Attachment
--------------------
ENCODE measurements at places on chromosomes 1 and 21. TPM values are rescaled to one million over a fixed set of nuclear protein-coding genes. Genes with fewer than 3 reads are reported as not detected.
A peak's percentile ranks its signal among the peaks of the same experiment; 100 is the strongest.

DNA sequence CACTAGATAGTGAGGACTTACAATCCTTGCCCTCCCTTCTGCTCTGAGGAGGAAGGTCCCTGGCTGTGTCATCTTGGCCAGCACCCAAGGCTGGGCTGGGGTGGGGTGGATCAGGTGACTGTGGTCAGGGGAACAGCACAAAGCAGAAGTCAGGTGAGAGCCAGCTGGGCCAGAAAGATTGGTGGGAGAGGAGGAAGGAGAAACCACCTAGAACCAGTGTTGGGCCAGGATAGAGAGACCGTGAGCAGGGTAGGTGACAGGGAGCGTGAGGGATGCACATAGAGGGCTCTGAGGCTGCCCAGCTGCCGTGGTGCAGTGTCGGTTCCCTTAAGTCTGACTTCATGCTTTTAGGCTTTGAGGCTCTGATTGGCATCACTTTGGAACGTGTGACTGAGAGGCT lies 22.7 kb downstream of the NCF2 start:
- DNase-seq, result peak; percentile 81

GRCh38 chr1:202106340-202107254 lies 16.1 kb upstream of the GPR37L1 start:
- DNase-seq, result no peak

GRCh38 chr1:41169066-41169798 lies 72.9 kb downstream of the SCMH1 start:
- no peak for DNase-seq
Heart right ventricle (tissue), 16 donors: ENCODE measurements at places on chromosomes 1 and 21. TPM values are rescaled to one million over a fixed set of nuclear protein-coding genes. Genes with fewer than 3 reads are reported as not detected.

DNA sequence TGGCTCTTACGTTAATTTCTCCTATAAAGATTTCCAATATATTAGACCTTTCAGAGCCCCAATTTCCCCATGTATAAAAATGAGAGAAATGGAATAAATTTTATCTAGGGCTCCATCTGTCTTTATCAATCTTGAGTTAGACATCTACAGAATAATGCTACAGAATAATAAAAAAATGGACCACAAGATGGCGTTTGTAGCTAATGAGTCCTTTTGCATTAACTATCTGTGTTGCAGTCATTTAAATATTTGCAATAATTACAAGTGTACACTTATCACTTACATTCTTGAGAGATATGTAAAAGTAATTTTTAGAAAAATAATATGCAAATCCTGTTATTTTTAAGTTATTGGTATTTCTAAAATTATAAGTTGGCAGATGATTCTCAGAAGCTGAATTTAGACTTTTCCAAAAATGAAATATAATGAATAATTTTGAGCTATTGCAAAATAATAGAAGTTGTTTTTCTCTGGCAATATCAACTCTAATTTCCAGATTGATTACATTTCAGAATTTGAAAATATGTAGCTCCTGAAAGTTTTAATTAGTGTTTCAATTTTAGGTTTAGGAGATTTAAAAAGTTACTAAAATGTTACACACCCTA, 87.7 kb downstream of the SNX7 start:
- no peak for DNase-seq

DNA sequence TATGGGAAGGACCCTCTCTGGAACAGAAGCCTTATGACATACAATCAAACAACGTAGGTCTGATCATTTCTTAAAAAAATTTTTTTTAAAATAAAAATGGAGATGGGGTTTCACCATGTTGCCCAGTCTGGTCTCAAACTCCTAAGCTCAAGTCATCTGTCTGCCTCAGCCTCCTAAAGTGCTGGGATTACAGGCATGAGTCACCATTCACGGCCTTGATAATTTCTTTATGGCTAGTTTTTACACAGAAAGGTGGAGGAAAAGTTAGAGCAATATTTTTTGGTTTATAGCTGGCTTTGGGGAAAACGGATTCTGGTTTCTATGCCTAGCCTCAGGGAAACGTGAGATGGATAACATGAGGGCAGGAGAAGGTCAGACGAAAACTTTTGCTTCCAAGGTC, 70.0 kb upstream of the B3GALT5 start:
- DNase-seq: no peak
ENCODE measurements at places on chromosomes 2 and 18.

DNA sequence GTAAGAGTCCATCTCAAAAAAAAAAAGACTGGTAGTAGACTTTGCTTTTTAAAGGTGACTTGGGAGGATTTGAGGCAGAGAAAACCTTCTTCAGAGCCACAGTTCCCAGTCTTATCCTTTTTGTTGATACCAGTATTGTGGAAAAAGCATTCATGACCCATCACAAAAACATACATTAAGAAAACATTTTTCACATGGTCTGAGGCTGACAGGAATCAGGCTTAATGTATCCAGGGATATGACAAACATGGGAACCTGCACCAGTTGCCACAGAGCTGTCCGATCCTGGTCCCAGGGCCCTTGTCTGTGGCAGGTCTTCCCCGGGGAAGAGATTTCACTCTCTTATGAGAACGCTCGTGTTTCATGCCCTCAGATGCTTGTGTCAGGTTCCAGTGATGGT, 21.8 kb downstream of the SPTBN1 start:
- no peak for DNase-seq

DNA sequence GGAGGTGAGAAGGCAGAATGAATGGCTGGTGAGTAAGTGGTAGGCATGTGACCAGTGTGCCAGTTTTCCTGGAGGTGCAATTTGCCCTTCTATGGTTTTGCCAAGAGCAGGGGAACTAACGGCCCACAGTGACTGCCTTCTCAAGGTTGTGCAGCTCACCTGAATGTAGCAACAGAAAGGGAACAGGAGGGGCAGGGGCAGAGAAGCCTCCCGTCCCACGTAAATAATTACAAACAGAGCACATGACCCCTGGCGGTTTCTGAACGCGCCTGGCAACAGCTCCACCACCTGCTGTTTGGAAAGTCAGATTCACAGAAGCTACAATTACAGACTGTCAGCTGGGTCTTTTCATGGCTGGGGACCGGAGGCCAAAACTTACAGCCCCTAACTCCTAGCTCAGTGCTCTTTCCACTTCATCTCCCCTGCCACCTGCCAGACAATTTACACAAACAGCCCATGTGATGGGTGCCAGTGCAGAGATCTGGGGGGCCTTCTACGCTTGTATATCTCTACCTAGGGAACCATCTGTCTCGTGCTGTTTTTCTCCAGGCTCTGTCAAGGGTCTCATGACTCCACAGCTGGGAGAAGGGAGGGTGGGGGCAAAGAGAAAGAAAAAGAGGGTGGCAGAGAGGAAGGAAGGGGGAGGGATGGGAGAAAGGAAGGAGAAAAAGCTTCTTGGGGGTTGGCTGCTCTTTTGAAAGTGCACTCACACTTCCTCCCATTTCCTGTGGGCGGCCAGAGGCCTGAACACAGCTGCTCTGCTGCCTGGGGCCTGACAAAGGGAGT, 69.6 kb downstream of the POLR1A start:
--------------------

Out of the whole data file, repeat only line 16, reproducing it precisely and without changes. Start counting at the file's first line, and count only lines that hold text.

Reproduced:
- no peak for DNase-seq